My son found the gizmo at Radio Shack, it says on the base, so apparently its original use was to hold electrical components while you welded them together (at least that's what we did when I took electronics back in the olden days of tubes).  I'm told that the same kind of device is essential equipment for fly-tying, if you're into that, so maybe you could get one at the Bass Pro Shop, Radio Shack having demised.

It's one of those tools that you have no idea you need until it appears in your workspace, and then you wonder how you could ever live without it.

Friday, March 17, 2017

A week on retreat -- and not much to show for it

I got home yesterday from a week at our twice-yearly retreat, just 25 miles down the road but so far away in mental distance.  It doesn't seem that I accomplished very much at all -- mainly I read through a huge pile of newspapers, cut out this many little clippings for my daily art and other found-poetry projects

and put a foot-high stack of papers into the recycling bin. But yes, it takes three full days to accomplish that much, and I didn't even get the little clippings sorted and filed.  And I brought home another stack of papers that still haven't gotten read.

I did come across interesting things in the pile that I should have noticed months ago.  Here's one that made me crabby.

It's from an art review in the New York Times of a show by Nari Ward, a sculptor who immigrated to New York from Jamaica and who has worked extensively with themes of African culture coming to the new world.  The photo shows an installation of bricks covered with painted copper.

photo from New York Times

The reviewer comments, "African-American history is embedded everywhere. The colored patterns in the floor installation are derived from 19th-century African-American quilts....  The quilt patterns derive from African textiles."

Well, I beg to differ.  Perhaps the artist was inspired by a Bear Paw or Shoo-fly quilt made by an African-American -- those traditional quilt designs were no doubt popular among quiltmakers of all ethnicities -- but those patterns did not derive from African textiles.

It's just another example of people who don't know much about quilts being glib -- and wrong.  (And on that same note, the other day I saw an announcement about some woman giving a speech about quilts used as code on the Underground Railroad....)

Sunday, March 12, 2017

My favorite things 11

In the olden days, of course, printers had to set all their type one letter at a time.  It took a while to do a book, because you wouldn't own enough type to set more than a couple of pages at a time (especially if the book was about St. Francis Xavier or explorers' expeditions or zebras -- think about it: a font of type included lots and lots of lower-case es but only a few xs and zs).  Even after the invention of the Linotype in 1884, which allowed printers to set a whole line of type in one chunk of metal, there was plenty of single-character type in use.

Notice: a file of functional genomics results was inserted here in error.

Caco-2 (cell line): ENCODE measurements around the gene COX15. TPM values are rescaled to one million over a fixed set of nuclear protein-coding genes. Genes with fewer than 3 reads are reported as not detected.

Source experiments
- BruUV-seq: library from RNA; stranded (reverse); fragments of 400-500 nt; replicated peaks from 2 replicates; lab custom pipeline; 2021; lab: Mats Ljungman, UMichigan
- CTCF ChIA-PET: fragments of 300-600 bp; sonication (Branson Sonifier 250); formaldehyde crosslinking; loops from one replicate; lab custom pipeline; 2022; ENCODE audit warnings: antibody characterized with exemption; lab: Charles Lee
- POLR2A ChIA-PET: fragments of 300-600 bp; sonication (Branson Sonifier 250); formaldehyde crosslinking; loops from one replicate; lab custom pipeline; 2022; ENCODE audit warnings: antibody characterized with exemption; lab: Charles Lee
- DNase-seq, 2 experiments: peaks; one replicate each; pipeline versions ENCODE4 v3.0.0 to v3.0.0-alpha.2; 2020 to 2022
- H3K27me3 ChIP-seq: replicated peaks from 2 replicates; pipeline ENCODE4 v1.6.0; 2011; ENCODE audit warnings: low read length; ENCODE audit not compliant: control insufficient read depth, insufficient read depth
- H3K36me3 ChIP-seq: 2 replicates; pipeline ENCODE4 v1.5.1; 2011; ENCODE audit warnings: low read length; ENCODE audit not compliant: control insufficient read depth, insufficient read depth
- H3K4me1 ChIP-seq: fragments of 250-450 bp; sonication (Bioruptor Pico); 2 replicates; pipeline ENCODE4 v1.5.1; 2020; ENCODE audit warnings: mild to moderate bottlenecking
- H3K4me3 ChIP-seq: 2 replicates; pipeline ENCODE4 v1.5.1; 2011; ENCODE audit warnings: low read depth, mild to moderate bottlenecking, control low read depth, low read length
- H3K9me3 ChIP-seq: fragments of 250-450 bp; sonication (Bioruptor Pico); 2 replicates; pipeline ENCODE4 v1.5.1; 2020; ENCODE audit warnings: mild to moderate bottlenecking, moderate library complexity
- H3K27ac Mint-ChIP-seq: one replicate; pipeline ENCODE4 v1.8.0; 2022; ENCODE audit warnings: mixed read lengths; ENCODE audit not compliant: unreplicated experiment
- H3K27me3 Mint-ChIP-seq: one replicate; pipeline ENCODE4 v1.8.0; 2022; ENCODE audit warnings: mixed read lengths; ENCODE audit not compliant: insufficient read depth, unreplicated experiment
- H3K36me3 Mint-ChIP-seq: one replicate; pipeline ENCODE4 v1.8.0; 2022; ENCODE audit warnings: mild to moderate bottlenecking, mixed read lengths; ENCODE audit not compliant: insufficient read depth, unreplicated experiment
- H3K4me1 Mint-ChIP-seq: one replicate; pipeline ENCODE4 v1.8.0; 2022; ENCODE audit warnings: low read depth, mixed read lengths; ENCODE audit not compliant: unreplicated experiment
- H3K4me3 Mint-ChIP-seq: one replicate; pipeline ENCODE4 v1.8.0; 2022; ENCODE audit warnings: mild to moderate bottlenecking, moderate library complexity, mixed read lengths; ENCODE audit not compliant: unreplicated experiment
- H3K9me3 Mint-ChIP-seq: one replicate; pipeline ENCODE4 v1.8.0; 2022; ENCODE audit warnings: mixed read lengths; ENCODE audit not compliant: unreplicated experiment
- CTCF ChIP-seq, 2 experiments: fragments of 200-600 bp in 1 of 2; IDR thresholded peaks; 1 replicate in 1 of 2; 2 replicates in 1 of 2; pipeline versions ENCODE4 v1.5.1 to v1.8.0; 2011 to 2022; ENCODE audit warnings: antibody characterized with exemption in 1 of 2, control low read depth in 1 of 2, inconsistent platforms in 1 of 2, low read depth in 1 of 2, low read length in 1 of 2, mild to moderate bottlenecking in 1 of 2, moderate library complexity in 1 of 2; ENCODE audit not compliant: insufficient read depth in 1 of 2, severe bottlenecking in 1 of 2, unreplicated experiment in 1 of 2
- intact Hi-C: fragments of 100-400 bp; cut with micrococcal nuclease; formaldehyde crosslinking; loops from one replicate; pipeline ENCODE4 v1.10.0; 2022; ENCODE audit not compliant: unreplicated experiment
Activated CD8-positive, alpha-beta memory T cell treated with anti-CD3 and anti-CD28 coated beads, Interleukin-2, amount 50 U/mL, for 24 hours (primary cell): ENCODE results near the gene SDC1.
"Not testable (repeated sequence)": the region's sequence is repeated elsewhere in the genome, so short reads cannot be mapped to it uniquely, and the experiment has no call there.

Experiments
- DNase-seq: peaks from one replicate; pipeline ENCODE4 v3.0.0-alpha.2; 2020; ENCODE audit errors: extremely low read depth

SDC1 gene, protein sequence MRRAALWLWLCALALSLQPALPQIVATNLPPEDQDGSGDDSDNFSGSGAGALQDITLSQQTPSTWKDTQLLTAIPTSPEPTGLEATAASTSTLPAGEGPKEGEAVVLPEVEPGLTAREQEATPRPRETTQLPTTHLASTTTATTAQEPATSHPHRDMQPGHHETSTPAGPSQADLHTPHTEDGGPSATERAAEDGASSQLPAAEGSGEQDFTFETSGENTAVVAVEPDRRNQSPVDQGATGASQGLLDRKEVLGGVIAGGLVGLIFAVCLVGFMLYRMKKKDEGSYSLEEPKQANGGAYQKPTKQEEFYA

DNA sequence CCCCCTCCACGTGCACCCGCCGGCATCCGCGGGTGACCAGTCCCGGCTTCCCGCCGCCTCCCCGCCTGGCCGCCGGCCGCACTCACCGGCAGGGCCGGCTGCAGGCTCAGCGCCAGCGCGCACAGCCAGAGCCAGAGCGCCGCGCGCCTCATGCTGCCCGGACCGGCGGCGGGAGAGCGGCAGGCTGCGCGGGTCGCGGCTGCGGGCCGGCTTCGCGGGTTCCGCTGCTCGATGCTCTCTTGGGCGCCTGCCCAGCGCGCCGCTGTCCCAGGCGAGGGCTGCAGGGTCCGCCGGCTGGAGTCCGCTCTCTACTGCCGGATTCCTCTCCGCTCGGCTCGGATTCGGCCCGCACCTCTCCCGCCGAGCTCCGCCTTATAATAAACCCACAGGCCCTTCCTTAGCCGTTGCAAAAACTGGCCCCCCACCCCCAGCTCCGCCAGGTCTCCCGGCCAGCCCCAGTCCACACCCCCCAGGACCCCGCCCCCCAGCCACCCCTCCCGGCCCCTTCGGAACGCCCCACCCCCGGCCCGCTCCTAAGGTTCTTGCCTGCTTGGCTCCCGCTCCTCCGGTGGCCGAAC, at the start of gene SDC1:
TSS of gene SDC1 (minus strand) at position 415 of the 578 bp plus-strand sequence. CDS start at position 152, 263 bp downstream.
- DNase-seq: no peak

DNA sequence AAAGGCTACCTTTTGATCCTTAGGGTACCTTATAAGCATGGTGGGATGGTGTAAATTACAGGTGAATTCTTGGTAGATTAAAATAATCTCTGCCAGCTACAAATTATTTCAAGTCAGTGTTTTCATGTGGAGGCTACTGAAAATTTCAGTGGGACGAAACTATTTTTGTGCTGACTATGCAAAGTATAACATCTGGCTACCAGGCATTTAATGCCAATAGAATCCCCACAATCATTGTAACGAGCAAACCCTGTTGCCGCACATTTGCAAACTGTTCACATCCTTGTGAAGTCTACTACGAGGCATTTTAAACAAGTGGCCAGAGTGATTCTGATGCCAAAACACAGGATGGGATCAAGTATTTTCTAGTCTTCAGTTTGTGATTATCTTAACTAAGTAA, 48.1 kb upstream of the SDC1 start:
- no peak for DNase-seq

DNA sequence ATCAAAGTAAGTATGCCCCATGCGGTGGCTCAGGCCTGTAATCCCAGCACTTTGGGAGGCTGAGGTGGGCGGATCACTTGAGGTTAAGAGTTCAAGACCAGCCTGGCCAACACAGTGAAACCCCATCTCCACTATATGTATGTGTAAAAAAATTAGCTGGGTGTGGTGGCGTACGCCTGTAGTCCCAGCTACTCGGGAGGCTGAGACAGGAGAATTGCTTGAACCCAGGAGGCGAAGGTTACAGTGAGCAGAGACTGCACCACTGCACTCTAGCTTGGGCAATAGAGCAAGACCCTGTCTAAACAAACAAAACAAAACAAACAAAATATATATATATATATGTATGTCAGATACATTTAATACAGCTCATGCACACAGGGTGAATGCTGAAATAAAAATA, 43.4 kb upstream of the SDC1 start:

But the development of phototypesetting shortly after WW2 eventually made both the Linotype and the older single-character type obsolete.  Even the smallest printshop switched to photo type (often called "cold type") as soon as possible; it cost less and required way less tedious labor.  So in the 1970s and 80s the flea markets of America were flooded with old type, both wood and metal, as old-style printers got rid of their old-style type or went out of business.

My dad was a typographer and loved type in all its many forms, and had the prescience to realize that the old stuff was going to disappear.  He bought lots and lots of type, including some really huge letters that must have come from a printshop specializing in billboards.  He gave me these big wood characters in the early 70s and they have had a prominent place in all my living rooms ever since.

The ampersand is 21 inches tall; the K is 17 inches.

The wood is still smooth, with pretty sharp edges; you could print off it easily and probably get a good impression.  But it also has the fabulous patina of years and years of use.  The printing surfaces on both pieces are probably close to their original color, although you can tell that they have a lot of ink in their history.  But the recessed background areas, which weren't cleaned as carefully because they never touched the paper, are darker and stained, with their own non-shiny patina.

I own lots and lots of smaller wood type with similar characteristics, much of which I still use to print with.  But I'd give my left arm for more of these big guys.  I'm sure if I hunted on eBay or other specialty sites I could find some, but it would certainly cost 100 times what Dad paid for these.

Friday, March 10, 2017

Feeling better about divestiture